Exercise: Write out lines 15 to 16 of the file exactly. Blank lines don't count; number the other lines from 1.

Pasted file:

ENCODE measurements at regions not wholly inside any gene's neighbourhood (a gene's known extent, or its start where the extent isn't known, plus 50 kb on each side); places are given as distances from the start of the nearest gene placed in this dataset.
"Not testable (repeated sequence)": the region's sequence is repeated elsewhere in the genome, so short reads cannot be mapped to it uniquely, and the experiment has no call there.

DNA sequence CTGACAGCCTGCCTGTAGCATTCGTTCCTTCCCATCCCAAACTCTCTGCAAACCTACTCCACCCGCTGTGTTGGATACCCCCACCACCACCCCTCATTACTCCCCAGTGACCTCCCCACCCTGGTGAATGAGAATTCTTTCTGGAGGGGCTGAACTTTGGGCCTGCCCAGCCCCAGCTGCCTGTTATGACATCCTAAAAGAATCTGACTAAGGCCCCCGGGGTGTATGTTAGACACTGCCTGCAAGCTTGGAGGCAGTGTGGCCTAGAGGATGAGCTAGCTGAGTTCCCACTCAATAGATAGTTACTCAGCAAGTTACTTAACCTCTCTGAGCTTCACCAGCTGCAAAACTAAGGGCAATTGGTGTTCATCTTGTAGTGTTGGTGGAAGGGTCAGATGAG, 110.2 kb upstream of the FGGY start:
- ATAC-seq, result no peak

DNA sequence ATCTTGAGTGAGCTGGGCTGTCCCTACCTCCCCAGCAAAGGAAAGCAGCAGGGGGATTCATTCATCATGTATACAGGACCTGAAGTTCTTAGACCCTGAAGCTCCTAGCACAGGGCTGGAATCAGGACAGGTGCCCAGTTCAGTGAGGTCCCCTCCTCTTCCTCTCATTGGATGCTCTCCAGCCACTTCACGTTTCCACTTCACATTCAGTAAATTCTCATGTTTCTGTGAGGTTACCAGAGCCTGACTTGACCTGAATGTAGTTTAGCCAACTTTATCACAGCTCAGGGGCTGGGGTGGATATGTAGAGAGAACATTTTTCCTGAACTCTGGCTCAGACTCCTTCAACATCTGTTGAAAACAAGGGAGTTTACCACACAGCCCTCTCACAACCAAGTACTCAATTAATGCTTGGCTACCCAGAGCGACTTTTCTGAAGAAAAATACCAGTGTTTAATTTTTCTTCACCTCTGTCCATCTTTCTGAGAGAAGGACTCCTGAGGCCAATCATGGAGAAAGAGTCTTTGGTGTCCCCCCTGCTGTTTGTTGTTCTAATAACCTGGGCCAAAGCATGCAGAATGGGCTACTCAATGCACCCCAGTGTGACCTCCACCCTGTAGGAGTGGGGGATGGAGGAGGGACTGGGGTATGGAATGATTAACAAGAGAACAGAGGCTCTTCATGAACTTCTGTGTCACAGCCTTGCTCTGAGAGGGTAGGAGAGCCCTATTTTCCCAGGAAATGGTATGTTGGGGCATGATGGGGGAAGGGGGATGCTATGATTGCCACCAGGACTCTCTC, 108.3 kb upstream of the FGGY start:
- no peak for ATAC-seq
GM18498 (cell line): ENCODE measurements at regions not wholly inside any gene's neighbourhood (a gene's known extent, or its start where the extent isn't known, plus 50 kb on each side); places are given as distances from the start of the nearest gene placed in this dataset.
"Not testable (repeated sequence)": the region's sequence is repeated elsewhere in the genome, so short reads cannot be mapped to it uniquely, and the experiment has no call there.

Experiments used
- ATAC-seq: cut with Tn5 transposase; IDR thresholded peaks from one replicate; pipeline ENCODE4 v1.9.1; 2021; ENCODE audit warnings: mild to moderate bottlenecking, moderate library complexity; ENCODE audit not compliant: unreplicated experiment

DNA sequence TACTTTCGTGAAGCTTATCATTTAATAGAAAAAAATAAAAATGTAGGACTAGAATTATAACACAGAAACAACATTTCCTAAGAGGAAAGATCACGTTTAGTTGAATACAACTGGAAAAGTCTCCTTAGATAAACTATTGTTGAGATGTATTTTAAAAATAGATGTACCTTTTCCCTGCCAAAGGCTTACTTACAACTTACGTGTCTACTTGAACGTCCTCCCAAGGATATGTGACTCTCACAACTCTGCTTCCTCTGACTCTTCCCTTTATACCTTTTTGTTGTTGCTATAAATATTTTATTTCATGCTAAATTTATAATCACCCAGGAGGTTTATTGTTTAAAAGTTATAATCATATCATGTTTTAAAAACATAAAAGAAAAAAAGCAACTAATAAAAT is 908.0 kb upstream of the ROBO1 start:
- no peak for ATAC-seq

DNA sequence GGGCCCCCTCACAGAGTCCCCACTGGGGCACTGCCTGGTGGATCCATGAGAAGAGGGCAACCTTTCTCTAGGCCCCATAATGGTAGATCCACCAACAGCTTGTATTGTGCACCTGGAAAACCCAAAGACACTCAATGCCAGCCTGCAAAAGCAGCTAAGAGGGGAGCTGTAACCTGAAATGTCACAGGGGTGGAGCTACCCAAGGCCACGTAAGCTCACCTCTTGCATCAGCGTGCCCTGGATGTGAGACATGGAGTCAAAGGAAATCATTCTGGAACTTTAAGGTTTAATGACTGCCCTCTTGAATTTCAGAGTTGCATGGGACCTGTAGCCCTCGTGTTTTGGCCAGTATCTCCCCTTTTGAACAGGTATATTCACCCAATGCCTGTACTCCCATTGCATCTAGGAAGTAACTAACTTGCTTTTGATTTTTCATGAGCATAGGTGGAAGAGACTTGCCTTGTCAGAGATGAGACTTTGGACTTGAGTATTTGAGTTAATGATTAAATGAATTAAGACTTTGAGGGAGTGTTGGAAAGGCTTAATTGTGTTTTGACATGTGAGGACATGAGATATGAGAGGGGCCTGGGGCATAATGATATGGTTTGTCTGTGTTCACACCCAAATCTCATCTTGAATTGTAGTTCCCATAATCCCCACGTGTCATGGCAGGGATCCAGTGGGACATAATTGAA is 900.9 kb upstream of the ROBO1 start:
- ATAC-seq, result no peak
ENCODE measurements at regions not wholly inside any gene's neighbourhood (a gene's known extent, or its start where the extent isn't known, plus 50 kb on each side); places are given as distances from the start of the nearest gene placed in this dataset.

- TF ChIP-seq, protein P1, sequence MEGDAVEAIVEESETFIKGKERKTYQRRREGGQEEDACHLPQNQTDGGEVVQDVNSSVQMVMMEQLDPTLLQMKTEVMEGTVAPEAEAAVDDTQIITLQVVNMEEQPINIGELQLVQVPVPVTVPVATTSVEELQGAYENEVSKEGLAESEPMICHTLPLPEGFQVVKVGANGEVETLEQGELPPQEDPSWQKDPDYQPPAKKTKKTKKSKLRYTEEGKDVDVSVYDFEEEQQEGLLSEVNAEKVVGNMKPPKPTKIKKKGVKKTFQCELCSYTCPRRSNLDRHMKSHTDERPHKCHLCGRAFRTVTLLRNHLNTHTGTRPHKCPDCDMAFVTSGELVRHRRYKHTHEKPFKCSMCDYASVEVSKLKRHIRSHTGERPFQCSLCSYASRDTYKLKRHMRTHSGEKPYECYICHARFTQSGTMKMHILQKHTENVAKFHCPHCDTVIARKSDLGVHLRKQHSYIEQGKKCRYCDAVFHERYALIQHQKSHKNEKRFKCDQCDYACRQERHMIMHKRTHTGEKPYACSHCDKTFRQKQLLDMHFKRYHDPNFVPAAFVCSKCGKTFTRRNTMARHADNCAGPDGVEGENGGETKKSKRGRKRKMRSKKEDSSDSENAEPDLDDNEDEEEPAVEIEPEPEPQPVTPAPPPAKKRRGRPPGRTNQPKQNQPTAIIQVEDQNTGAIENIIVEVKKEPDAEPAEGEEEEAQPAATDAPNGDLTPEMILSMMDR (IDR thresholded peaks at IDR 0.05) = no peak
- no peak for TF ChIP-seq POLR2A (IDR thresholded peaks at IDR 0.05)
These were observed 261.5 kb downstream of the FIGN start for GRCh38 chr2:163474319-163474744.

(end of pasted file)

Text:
ENCODE measurements at regions not wholly inside any gene's neighbourhood (a gene's known extent, or its start where the extent isn't known, plus 50 kb on each side); places are given as distances from the start of the nearest gene placed in this dataset.

- TF ChIP-seq, protein P1, sequence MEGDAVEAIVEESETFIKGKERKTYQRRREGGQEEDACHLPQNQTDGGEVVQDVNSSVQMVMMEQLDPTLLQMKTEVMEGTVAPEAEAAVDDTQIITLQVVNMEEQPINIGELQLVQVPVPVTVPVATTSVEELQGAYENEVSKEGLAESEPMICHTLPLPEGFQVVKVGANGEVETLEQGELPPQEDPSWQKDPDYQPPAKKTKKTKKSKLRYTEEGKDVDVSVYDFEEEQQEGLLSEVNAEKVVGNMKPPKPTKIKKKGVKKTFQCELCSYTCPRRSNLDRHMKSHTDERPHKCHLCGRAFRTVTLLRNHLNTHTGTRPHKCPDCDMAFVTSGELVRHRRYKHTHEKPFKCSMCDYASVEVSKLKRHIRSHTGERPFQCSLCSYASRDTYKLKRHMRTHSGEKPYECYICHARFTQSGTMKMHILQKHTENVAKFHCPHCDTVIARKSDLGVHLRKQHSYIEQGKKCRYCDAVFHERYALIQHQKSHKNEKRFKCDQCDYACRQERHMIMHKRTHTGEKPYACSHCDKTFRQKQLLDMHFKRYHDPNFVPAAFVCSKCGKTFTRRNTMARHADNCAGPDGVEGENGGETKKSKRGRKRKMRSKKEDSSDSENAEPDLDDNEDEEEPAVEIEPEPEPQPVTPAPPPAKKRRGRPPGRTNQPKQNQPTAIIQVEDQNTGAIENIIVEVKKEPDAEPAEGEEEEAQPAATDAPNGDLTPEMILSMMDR (IDR thresholded peaks at IDR 0.05) = no peak